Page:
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Client Update: Melbourne CBD set for tighter planning controls

29 April 2016

In brief: Following the introduction of interim built form controls for Melbourne's central business district (CBD) and parts of Southbank in September last year, Victorian Planning Minister Richard Wynne has announced a proposed amendment to the Melbourne Planning Scheme, which will introduce permanent and stricter built form controls. Partner Chris Schulz (view CV), Senior Associate Emily Gerrard and Associate Kate Kirby report.

How does this affect you?

  • New built form controls are set to be introduced in Melbourne's CBD and Southbank areas. The controls will not be implemented in the Melbourne Planning Scheme until exhibition, public consultation, independent planning panel hearing and reporting processes are complete and considered by the Minister for Planning. The controls are likely to apply from September 2016 onwards.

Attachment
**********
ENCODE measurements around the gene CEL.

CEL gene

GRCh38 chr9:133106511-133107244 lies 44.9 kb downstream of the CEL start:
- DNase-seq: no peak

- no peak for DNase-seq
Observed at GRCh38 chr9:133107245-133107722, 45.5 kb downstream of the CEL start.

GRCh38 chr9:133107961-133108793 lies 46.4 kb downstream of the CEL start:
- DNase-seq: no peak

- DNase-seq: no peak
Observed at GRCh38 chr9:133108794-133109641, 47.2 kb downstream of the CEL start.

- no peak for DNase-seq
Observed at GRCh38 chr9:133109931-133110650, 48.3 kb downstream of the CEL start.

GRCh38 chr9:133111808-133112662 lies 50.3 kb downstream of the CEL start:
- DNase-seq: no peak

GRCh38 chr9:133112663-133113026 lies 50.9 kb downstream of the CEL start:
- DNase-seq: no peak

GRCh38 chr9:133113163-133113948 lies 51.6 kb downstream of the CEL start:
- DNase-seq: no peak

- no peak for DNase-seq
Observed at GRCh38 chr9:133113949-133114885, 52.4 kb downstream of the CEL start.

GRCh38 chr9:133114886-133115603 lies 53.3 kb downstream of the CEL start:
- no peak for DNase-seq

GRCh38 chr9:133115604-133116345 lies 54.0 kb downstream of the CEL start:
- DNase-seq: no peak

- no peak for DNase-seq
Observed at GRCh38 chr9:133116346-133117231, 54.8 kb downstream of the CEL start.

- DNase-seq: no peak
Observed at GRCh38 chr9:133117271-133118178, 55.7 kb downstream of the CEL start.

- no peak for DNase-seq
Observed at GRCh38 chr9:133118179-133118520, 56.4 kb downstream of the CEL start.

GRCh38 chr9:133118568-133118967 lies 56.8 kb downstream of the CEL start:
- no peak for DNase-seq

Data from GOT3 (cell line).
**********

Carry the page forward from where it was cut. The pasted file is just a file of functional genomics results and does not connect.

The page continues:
• A public consultation process in relation to the proposed controls has commenced. Interested stakeholders may make submissions on the proposed planning controls until 5pm on Monday, 30 May 2016.

The Minister's announcement

The Victorian Planning Minister, Richard Wynne, has announced new draft built form controls for Melbourne's CBD and Southbank. The controls are set to replace the interim built form controls that came into force on 4 September 2015 for a period of 12 months (as discussed in our Focus: Mixed reactions to changes to new CBD height limits).

The proposed provisions aim to ensure that there is sufficient separation between buildings and the street, to protect public spaces from wind and overshadowing, and to ensure that development opportunities provide public benefits.1

The proposed provisions also introduce a new base 'floor area ratio' (FAR) of 18:1 in the 'General Development Areas' (comprising a large portion of Melbourne's CBD and Southbank).2 A FAR, which is also known as a plot ratio, is the ratio of development floor space to site area. Under the proposed amendment, if a FAR will exceed the new base level (18:1), the Minister may agree to an 'uplift' (increase) in the FAR provided that all applicable built form parameters are satisfied and there is a public benefit (eg publicly accessible space or social housing within the development). The value of the additional floor area will be calculated transparently and the public benefit provided will be publicly listed.3